Historians claim that the courteous Fabian suffragists really won the argument and, with it, votes for women. But popular memory remembers Mrs Pankhurst and poor, self-martyred Miss Davison.

CND was split between those who prided themselves on the orderliness of their annual marches from Aldermaston to Trafalgar Square, and the advocates of direct action who rallied around the philosopher Bertrand Russell and his "Committee of 100". (Russell always argued that no one was obliged to obey a government that passed stupid laws.)

The Countryside Alliance now finds itself in the same fix as mainstream CND. Much tortuousness of argument results. The chairman of the alliance, John Jackson, and the editorial columns of The Daily Telegraph deplore the invasion of the Commons, and the firecracker-throwing in Parliament Square, while sympathising with the aims of those who did this. It's as hard as squaring the circle.

The mainstream opponents of animal experiments are the worst shilly-shalliers. They spend more time in explaining how they "understand" the motives and frustration of the extremists who pursue scientists and their families, even into their own homes, than in condemning their intimidation tactics. Not dissimilarly, mainstream Muslim clerics in Britain have often seemed slow to condemn al-Qa'ida terrorism outright.

Occasionally, this ethical double-think is institutionalised with some political skill. Thus, the 30-year Troubles in Northern Ireland began as a peaceful, 1960s-style civil rights movement. In turning the campaign into something very different, those who wanted to destroy Northern Ireland as a political entity had a double face. The above-ground Sinn Fein could come to Sunningdale Park or Leeds Castle in England and talk to British politicians about a settlement. Meanwhile, the underground IRA - including men such as the Brighton bomber Patrick Magee - wielded Armalites and Semtex. Sometimes, of course, they were, and are, the same people, wearing different clothes and different smiles.

A public protest aims to draw attention. But who is to be the judge of whether it's the right sort of attention? And what follows from any condemnation of a particular protest?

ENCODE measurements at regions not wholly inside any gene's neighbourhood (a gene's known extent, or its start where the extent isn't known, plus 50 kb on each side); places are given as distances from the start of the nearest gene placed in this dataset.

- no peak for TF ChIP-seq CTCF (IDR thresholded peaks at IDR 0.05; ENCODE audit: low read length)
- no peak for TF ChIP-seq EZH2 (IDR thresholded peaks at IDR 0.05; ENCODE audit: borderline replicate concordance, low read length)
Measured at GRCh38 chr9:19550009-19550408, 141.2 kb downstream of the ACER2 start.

Let's stay with the Irish example. At every stage of the battle to overthrow British rule in Ireland, one victim has been freedoms on this side of the Irish Sea. MPs' right to talk out legislation was curtailed, and the guillotine on debate introduced, because Irish MPs insisted on using the filibuster. The limitation was never withdrawn. Visitors' access to the Houses of Parliament was curbed during the Troubles, and it looks as though that restriction will now be reinstated. Most seriously, the anti-terrorism legislation brought in to try to cope with the IRA has served as the Home Office's model for combating Islamists.

Yet what form a protest takes is more a matter of social ethos than of legislation or policing. Ethos controls what it's seen as legitimate to do or not do. Whatever security devices men can invent, other men can find a way round. Batman at the Palace, Greenpeace supporters scaling Big Ben, fox-hunters in the Commons: their main purpose, and their main achievement, was to make the authorities look like fools.

Top marks for foolishness must go to the Metropolitan Police commissioner, Sir John Stevens, who, fresh from so brilliantly guarding the Palace from intrusion, says that the only way to protect Parliament is to put more of his men in there, too. As for the panic response of Peter Hain, Leader of the House and former anti-apartheid activist, you can only bear in mind that within every revolutionary there lurks a policeman.

Most of the recent protests, including those inside and outside the Commons last week, were an extreme - and sometimes extremist - form of public relations. Perhaps, nearly 100 years after the unveiling of that famous statue of Justice, we should erect one to Max Clifford. It would be closer to the spirit of the age.